Medicare Advantage enrollment surges despite payment cuts

Enrollment in Medicare Advantage plans has risen considerably in the last five years, overcoming predictions that funding cuts would cripple the program and offering an attractive business opportunity for health insurers, according to the New York Times.

Medicare Advantage enrollment jumped from 11 million people in 2010 to 17 million in 2016 despite approximately $150 billion in cuts to the program over 10 years included in the Affordable Care Act. Last month, America's Health Insurance Plans (AHIP) began mobilizing beneficiaries to push back against a recent 2 percent cut to Medicare Advantage plans.

However, Medicare Advantage plans have consistently brought in profit margins of 4-5 percent, according to the Times, a stark contrast to marketplace plans that have struggled to gain traction. On average, the government pays $10,000 per Medicare beneficiary per year, compared to just $3,000 to $5,000 per year for beneficiaries younger than 65 who sign up for marketplace plans.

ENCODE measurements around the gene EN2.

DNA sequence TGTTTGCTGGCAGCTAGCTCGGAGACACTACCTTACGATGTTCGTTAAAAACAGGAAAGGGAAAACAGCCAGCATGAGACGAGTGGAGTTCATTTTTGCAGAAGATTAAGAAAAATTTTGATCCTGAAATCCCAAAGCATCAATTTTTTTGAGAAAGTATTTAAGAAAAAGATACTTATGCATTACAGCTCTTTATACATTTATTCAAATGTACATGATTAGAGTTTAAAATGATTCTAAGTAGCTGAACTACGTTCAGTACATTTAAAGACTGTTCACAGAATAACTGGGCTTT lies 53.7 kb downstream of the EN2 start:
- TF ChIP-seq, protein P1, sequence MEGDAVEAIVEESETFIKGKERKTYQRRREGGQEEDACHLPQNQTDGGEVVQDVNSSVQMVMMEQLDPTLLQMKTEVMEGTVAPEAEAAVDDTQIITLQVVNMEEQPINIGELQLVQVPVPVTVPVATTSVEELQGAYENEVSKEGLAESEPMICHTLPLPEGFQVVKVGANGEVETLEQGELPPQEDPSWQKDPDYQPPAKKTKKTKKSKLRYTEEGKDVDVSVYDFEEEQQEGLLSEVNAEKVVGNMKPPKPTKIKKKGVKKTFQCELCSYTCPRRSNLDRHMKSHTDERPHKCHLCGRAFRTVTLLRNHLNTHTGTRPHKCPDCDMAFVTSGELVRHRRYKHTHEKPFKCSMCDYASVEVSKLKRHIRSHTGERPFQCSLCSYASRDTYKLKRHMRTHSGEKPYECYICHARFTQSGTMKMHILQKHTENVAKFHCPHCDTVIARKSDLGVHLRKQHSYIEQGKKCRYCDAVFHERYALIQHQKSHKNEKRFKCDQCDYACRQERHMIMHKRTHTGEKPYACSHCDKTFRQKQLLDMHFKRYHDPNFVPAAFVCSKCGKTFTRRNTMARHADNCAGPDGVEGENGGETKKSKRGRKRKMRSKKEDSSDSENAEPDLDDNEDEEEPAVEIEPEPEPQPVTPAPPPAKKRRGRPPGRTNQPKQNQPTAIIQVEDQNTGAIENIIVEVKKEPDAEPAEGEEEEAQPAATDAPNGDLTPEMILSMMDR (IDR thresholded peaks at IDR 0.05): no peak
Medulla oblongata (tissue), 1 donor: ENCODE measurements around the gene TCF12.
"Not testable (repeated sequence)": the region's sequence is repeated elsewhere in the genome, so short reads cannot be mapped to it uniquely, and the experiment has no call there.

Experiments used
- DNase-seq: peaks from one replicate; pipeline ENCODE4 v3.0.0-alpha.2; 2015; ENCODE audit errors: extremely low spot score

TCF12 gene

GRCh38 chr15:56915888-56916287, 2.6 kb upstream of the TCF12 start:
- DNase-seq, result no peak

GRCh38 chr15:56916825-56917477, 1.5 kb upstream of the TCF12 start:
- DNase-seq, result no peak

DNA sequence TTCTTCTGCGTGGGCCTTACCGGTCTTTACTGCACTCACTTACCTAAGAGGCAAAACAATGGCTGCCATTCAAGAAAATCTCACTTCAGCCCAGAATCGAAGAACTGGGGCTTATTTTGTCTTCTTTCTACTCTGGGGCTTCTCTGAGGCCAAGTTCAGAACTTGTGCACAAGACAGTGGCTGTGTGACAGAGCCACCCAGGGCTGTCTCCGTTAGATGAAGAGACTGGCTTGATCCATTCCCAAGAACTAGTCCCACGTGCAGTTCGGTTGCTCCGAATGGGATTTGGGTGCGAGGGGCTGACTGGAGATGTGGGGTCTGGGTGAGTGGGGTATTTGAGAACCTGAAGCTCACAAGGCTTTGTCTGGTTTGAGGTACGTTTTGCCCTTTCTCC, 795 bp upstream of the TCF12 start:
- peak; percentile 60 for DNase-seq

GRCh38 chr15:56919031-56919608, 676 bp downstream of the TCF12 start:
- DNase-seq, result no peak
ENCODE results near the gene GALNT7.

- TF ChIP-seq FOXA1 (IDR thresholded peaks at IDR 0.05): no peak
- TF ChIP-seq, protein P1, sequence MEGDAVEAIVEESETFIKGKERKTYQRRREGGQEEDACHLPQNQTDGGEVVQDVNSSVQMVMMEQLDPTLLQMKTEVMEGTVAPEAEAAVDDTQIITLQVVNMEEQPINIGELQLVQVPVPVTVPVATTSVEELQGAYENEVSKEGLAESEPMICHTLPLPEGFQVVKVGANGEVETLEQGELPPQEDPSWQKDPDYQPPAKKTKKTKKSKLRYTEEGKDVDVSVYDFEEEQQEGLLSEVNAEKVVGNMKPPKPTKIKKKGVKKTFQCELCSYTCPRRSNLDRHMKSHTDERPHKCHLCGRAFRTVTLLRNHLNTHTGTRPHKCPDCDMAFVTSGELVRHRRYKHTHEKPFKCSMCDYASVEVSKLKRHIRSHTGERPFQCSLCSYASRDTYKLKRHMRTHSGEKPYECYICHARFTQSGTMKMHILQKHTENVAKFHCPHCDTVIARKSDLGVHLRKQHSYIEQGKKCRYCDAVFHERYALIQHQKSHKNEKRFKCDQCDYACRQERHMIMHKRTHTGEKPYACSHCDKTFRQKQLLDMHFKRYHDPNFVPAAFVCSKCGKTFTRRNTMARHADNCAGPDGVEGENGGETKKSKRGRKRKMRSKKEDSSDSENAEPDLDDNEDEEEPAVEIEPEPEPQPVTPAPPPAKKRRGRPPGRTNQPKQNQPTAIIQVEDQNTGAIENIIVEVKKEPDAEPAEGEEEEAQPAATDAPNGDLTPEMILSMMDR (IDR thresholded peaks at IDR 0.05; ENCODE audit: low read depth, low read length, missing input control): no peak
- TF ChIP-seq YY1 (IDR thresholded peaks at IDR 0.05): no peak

"Even with all the cutbacks in the Affordable Care Act, there is still a decent opportunity for insurance companies to make a profit in the Medicare Advantage program," Richard S. Foster, the former chief actuary of the Medicare program, told the Times. "The marketplace under the Affordable Care Act will calm down over time but may not ever be as stable and predictable as Medicare Advantage."

Economists say that private Medicare plans are simply more predictable than ACA marketplace plans in which insurers have seen significant churn and found it difficult to predict spending. Recently, Humana announced its ACA plan membership was expected to decline in 2016, but the insurer predicted a significant bump in Medicare Advantage plans.

Previous reports have also shown there is very little competition in Medicare Advantage markets, and there could be even less if the Aetna-Humana is finalized. Others have highlighted the significant potential for Medicare Advantage plan to accelerate the transition from volume-based payments to value-based payments.

To learn more:
- read the New York Times article

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